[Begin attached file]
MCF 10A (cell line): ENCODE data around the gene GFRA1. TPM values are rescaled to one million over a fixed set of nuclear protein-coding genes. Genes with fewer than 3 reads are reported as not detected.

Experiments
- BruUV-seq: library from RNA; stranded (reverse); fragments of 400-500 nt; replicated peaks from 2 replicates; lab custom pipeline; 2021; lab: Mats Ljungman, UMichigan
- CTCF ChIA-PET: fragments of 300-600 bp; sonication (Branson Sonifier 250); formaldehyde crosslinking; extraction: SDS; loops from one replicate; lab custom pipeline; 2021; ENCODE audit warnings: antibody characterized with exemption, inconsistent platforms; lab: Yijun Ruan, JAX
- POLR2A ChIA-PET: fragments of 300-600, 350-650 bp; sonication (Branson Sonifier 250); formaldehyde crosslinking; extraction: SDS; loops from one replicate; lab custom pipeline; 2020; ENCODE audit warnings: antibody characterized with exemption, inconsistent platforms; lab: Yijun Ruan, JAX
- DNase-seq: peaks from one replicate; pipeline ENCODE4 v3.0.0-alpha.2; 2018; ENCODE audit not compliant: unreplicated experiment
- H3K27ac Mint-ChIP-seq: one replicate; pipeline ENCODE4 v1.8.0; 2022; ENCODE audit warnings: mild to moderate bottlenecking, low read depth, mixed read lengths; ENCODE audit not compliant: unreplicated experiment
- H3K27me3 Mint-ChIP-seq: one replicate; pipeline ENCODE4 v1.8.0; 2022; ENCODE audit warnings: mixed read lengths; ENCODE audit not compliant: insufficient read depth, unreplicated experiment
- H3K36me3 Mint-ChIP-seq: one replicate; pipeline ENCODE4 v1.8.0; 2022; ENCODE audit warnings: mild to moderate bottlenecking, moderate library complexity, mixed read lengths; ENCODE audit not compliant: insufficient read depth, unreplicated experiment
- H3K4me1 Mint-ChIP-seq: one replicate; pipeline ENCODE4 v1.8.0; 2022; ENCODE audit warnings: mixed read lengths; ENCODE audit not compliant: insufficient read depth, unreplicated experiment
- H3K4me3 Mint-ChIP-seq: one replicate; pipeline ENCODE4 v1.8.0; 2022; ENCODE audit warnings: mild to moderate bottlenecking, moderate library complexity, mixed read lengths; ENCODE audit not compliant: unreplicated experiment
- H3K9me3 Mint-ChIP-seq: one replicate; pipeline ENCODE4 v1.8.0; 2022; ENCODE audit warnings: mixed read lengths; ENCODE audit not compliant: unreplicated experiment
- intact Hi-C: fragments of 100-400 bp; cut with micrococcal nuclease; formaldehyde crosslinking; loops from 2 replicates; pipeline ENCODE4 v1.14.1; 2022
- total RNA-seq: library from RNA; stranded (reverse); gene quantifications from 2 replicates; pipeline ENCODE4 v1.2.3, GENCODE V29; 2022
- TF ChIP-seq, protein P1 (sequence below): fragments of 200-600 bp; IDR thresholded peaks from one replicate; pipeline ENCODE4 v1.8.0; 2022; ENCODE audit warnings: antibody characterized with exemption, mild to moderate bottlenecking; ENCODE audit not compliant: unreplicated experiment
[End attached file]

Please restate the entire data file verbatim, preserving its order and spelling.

MCF 10A (cell line): ENCODE data around the gene GFRA1. TPM values are rescaled to one million over a fixed set of nuclear protein-coding genes. Genes with fewer than 3 reads are reported as not detected.

Experiments
- BruUV-seq: library from RNA; stranded (reverse); fragments of 400-500 nt; replicated peaks from 2 replicates; lab custom pipeline; 2021; lab: Mats Ljungman, UMichigan
- CTCF ChIA-PET: fragments of 300-600 bp; sonication (Branson Sonifier 250); formaldehyde crosslinking; extraction: SDS; loops from one replicate; lab custom pipeline; 2021; ENCODE audit warnings: antibody characterized with exemption, inconsistent platforms; lab: Yijun Ruan, JAX
- POLR2A ChIA-PET: fragments of 300-600, 350-650 bp; sonication (Branson Sonifier 250); formaldehyde crosslinking; extraction: SDS; loops from one replicate; lab custom pipeline; 2020; ENCODE audit warnings: antibody characterized with exemption, inconsistent platforms; lab: Yijun Ruan, JAX
- DNase-seq: peaks from one replicate; pipeline ENCODE4 v3.0.0-alpha.2; 2018; ENCODE audit not compliant: unreplicated experiment
- H3K27ac Mint-ChIP-seq: one replicate; pipeline ENCODE4 v1.8.0; 2022; ENCODE audit warnings: mild to moderate bottlenecking, low read depth, mixed read lengths; ENCODE audit not compliant: unreplicated experiment
- H3K27me3 Mint-ChIP-seq: one replicate; pipeline ENCODE4 v1.8.0; 2022; ENCODE audit warnings: mixed read lengths; ENCODE audit not compliant: insufficient read depth, unreplicated experiment
- H3K36me3 Mint-ChIP-seq: one replicate; pipeline ENCODE4 v1.8.0; 2022; ENCODE audit warnings: mild to moderate bottlenecking, moderate library complexity, mixed read lengths; ENCODE audit not compliant: insufficient read depth, unreplicated experiment
- H3K4me1 Mint-ChIP-seq: one replicate; pipeline ENCODE4 v1.8.0; 2022; ENCODE audit warnings: mixed read lengths; ENCODE audit not compliant: insufficient read depth, unreplicated experiment
- H3K4me3 Mint-ChIP-seq: one replicate; pipeline ENCODE4 v1.8.0; 2022; ENCODE audit warnings: mild to moderate bottlenecking, moderate library complexity, mixed read lengths; ENCODE audit not compliant: unreplicated experiment
- H3K9me3 Mint-ChIP-seq: one replicate; pipeline ENCODE4 v1.8.0; 2022; ENCODE audit warnings: mixed read lengths; ENCODE audit not compliant: unreplicated experiment
- intact Hi-C: fragments of 100-400 bp; cut with micrococcal nuclease; formaldehyde crosslinking; loops from 2 replicates; pipeline ENCODE4 v1.14.1; 2022
- total RNA-seq: library from RNA; stranded (reverse); gene quantifications from 2 replicates; pipeline ENCODE4 v1.2.3, GENCODE V29; 2022
- TF ChIP-seq, protein P1 (sequence below): fragments of 200-600 bp; IDR thresholded peaks from one replicate; pipeline ENCODE4 v1.8.0; 2022; ENCODE audit warnings: antibody characterized with exemption, mild to moderate bottlenecking; ENCODE audit not compliant: unreplicated experiment